New Islamist Government Caters to Moroccan King
By: Imad Estito
Published Monday, January 9, 2012
Despite promises by the palace for a new start in Moroccan politics, it appears the king has managed to get his way in the new government line-up.
Rabat – After many days of debate, a new government was announced in Morocco last week. But diverging and contradictory analyses concerning the makeup of the government have persisted, while some question the value of a government formed by Islamists who do not really control it.
Islamist parties had promised to reduce the overall number of ministerial portfolios in the government but they were not able to do so, meaning the government now has 31 ministers. They were also unable to stand up to the “veto” by the palace, which refused to divide the interior ministry into two sections.
They accepted last minute deals which dropped certain names and imposed others in negotiations conducted by those loyal to Dar al-Makhzen (the Sultanate Palace).
Prime Minister Abdelilah Benkirane’s Justice and Development Party’s (PJD) loss of strategic ministries such as finance, health, and education has fueled predictions that the party’s ability to run the government will be practically paralyzed.
The palace’s strongmen succeeded in imposing their favored nominees on Benkirane – who had to handle difficult negotiations with parties in the governing coalition on one hand, and the regime, on the other – in order to ensure that the outcome would be palatable for both sides.
This is why key ministries were reserved for the king, even though the Moroccan constitution does not stipulate such an arrangement. People who were loyal and obedient to the regime were appointed as ministers under the cloak of being independent technocrats.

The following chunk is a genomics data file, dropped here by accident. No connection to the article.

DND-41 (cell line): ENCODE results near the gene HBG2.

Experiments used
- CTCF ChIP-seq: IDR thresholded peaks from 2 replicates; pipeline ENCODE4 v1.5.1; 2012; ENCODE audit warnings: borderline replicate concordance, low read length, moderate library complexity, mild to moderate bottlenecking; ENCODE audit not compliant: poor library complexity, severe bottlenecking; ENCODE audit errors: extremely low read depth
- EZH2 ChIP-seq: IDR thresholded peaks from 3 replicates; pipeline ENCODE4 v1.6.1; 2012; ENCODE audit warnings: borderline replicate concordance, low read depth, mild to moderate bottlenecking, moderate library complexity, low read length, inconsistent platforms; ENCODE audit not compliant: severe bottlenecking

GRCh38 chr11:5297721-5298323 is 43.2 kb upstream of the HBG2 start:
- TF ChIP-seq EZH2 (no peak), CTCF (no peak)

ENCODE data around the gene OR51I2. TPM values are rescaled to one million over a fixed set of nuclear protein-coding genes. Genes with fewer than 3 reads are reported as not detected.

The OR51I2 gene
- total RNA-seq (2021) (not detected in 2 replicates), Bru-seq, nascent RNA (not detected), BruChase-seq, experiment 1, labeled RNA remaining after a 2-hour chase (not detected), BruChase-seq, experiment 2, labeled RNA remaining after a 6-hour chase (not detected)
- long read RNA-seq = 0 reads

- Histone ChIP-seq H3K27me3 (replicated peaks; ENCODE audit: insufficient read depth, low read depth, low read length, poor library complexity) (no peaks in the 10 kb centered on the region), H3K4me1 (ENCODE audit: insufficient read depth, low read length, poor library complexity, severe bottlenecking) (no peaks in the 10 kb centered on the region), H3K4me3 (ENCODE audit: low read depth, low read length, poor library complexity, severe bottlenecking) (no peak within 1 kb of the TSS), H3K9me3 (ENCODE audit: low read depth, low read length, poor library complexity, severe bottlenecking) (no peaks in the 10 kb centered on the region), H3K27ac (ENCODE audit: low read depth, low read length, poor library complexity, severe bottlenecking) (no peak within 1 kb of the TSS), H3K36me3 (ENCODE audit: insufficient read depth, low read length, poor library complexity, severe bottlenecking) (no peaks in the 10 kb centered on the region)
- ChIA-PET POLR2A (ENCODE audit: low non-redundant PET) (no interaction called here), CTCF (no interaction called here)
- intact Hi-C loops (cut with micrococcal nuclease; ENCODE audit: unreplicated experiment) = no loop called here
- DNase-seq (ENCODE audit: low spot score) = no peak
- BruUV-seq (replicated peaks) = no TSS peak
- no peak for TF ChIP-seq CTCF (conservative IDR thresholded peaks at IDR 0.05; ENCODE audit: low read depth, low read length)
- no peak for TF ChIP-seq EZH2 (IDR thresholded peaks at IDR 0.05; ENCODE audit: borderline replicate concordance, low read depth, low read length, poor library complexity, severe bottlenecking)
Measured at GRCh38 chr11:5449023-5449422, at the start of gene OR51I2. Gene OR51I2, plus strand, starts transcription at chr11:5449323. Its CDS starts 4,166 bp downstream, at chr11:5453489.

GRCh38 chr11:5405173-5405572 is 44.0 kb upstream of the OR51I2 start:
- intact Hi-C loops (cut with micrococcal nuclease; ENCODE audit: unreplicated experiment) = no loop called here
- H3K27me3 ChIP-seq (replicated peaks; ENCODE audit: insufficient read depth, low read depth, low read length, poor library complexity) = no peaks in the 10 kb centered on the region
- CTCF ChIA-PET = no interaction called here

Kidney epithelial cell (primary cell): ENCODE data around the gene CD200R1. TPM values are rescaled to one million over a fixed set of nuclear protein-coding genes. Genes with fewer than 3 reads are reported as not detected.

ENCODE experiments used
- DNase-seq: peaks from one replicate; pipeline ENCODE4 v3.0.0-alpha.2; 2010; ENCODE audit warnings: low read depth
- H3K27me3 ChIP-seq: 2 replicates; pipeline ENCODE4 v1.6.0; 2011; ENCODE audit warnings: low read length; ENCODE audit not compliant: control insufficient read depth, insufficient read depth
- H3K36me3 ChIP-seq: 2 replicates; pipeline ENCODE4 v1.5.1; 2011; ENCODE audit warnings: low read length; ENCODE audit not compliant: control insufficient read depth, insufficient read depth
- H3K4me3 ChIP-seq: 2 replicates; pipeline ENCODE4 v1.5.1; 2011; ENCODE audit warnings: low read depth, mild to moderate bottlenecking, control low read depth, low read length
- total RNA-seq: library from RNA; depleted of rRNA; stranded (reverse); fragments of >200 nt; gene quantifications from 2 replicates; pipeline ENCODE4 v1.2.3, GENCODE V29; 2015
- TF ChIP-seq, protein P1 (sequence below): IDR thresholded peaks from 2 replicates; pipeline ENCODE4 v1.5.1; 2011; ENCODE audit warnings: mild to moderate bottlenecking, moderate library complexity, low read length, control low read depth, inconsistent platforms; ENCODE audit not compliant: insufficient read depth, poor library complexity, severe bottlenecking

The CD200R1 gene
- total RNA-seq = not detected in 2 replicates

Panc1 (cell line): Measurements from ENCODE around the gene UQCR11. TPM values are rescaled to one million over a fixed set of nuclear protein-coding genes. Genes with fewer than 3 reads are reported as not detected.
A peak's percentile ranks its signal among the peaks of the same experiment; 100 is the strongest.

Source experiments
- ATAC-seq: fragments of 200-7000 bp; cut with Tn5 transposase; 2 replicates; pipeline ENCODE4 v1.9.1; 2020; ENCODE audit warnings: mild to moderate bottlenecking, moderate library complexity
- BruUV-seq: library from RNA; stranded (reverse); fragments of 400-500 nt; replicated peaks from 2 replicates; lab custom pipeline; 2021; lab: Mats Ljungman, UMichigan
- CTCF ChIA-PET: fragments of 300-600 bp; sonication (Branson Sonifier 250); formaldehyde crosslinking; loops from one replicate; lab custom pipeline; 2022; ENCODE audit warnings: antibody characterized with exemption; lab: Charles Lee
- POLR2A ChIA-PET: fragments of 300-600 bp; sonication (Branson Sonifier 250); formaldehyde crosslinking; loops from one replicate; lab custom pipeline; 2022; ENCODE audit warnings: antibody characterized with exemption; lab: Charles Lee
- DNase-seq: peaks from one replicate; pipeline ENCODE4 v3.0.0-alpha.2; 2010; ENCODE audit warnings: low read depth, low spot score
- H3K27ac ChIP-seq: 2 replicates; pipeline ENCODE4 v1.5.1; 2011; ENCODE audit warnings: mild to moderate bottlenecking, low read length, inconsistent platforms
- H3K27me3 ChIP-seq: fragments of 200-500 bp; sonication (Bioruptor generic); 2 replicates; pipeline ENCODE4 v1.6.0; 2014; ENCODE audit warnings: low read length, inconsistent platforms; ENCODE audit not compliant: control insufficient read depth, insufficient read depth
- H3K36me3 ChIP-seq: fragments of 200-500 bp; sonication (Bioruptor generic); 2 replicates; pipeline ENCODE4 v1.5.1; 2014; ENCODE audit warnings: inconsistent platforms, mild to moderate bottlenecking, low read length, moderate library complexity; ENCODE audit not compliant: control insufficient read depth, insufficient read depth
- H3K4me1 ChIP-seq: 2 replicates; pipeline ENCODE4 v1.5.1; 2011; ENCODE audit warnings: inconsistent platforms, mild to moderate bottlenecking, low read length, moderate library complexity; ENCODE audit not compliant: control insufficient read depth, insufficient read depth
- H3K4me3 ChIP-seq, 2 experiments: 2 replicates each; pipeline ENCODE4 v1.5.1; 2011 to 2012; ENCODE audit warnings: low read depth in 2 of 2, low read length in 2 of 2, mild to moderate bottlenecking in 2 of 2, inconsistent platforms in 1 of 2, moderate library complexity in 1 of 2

They will be the new guardians of the palace, alongside an army of advisers who have been appointed by the king in the last few weeks to finalize the shadow government.
One of those loyal to the regime in the new government is the Director General of National Security, Charki Draiss, whose name was selected at the last minute as a delegate minister in the interior ministry.
Although the interior ministry has gone, for the first time, to a political party member, Mohand Laenser, the regime itself will still supervise important security files through their obedient servant, Draiss.
The same thing will happen at the foreign ministry, which will be headed by the Islamist Saad-Eddine El Othmani, but he will be supported by Youssef Amrani, the delegate minister at the foreign ministry, who will act as the eyes of the palace in this sensitive ministry.
This has led several observers to say that royal control continues even though there have been some superficial changes with two political ministers taking over the interior and foreign ministries.
The fact that people who are close to the regime have taken on the posts of delegate ministers in the two ministries is a thinly veiled assertion of the king’s desire to keep both ministries as part of his domain.
Another surprise was that Ahmed Toufiq remained the Islamic affairs minister, despite objections from imams and high-ranking religious scholars, who have long protested against Toufic’s policies.
Driss Dahhak remaining the secretary-general of the government came as no surprise. Everyone expected the “son of the palace” to remain in his post because of his vast legal expertise and because he is trusted by the king.
The king also confirmed Abdellatif Loudiyi as the delegate minister tasked with running the national defense, while businessman, Aziz Akhannouch was named Minister of Agriculture and Fisheries at the last minute.
Akhannouch will be able to continue as the Minister of Agriculture and Fisheries after he quit the National Rally of Independents (RNI), as it became clear that they would not be in the majority, emerging triumphantly on his own.
Najib Shawki, who is active in the February 20 movement, believes that the new government is simply a continuation of the old tyranny in a new guise.
“The appointment of 6 sovereign ministers is proof that the palace has forcibly appointed part of the government, that no one will hold them accountable and the voters cannot punish them,” Shawki says.
“Therefore, the problem lies with the constitution, which does not guarantee a separation of powers and does not connect power to accountability and responsibility through monitoring by the public.”
As for the academic and political researcher, al-Sharqawi al-Rawdani, he thinks that time will tell whether the new government is up to the expectations of Moroccans.
“Moroccans do not judge the government based on who ministers are; they want the promises that were made during the elections to be fulfilled. Otherwise, we will sink into another form of fraud — the defrauding of consciousness,” he warns.
This article is an edited translation from the Arabic Edition.